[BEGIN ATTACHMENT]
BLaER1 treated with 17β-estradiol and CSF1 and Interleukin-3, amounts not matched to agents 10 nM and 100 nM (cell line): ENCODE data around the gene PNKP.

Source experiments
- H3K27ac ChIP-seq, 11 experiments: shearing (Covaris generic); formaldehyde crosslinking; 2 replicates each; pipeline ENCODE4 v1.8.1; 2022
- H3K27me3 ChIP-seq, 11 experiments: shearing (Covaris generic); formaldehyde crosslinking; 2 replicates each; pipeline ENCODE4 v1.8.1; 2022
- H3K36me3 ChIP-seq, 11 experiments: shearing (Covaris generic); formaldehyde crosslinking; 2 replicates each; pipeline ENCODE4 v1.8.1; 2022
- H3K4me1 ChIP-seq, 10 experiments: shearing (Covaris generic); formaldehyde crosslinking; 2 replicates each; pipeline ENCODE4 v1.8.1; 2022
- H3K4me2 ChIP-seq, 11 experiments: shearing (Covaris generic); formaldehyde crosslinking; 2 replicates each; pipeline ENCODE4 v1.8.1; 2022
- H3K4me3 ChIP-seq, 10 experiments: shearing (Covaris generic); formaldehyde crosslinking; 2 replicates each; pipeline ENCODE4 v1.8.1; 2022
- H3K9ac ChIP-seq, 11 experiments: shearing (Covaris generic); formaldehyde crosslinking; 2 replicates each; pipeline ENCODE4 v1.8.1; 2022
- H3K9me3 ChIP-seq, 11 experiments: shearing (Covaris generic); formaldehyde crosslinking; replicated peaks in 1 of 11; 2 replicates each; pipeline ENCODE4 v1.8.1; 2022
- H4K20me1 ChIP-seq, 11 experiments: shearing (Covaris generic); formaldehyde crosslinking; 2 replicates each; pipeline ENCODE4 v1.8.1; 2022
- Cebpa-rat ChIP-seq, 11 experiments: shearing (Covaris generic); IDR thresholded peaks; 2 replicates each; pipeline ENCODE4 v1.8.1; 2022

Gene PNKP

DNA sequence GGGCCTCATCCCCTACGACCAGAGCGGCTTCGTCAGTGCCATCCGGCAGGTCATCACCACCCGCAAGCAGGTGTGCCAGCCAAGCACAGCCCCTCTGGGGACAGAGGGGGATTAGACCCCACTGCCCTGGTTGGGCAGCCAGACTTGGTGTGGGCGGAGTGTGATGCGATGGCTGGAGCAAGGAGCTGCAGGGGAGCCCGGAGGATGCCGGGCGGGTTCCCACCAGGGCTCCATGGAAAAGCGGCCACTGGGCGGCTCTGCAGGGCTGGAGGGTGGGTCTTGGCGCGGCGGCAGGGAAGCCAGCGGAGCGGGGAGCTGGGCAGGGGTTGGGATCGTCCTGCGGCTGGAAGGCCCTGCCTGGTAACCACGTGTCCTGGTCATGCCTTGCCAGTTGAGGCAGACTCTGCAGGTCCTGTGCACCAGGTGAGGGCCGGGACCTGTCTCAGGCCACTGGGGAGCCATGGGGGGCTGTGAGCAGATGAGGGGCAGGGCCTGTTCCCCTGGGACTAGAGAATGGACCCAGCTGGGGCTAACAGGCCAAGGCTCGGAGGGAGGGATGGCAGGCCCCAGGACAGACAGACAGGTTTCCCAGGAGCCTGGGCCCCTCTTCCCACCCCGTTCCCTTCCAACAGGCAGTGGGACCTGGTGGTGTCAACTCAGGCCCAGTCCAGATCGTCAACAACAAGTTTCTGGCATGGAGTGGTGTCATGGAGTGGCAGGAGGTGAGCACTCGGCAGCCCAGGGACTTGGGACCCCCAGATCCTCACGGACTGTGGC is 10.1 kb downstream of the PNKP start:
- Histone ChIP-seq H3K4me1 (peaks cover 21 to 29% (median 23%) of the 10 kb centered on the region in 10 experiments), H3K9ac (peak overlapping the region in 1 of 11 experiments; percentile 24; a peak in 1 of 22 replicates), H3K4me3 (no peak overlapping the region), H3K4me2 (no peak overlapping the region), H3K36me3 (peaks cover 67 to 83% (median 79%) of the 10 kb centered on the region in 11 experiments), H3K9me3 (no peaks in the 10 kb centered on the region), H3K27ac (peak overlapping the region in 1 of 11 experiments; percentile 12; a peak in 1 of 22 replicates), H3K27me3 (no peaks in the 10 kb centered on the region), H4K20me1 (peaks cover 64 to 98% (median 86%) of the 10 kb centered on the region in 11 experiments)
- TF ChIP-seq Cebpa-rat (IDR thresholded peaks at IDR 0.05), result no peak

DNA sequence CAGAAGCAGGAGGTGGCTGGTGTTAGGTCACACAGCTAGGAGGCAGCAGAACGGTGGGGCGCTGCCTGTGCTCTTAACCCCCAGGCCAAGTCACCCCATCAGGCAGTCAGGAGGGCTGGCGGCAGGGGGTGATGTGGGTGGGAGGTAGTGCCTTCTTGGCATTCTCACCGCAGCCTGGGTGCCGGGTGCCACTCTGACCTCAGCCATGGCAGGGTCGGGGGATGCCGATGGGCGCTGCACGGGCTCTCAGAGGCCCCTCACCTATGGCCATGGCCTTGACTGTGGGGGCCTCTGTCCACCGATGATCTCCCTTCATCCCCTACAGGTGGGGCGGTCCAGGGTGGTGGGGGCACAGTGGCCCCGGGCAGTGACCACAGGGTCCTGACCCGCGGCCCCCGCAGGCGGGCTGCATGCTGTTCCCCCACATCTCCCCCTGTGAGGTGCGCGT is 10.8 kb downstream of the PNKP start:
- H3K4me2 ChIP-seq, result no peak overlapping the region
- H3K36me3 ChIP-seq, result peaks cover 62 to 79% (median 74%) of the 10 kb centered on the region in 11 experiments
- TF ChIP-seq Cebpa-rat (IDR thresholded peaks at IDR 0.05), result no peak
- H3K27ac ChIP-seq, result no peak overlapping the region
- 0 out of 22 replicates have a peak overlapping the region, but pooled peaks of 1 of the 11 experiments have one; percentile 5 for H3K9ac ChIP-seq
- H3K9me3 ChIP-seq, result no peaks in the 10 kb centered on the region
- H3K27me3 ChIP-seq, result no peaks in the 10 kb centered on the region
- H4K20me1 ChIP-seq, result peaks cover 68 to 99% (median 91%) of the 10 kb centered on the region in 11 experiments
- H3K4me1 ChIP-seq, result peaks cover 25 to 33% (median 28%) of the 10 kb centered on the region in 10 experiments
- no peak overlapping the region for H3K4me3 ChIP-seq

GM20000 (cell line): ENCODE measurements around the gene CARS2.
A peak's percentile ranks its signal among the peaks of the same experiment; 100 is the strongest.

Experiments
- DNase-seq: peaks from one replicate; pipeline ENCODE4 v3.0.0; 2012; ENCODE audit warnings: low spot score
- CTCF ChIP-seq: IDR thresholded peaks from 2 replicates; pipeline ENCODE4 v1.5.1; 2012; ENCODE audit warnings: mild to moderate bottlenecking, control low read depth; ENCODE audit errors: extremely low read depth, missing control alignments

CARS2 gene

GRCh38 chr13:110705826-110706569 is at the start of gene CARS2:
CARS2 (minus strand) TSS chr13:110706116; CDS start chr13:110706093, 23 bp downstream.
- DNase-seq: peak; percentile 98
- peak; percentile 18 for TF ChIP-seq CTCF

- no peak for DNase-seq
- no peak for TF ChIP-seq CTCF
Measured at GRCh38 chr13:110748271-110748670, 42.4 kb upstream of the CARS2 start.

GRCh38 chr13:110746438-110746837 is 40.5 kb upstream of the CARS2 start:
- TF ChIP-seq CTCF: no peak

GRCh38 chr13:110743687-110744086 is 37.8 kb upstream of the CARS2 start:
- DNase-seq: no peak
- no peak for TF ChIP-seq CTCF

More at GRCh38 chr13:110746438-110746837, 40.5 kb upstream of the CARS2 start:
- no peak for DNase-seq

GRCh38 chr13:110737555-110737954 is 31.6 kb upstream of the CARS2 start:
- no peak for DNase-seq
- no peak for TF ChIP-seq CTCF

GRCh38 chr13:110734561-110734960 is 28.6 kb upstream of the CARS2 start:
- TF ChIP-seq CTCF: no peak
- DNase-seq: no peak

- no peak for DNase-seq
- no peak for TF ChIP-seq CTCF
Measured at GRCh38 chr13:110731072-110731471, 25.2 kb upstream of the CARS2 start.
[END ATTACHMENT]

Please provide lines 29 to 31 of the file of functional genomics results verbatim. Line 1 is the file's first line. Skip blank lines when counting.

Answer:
A peak's percentile ranks its signal among the peaks of the same experiment; 100 is the strongest.

Experiments
- DNase-seq: peaks from one replicate; pipeline ENCODE4 v3.0.0; 2012; ENCODE audit warnings: low spot score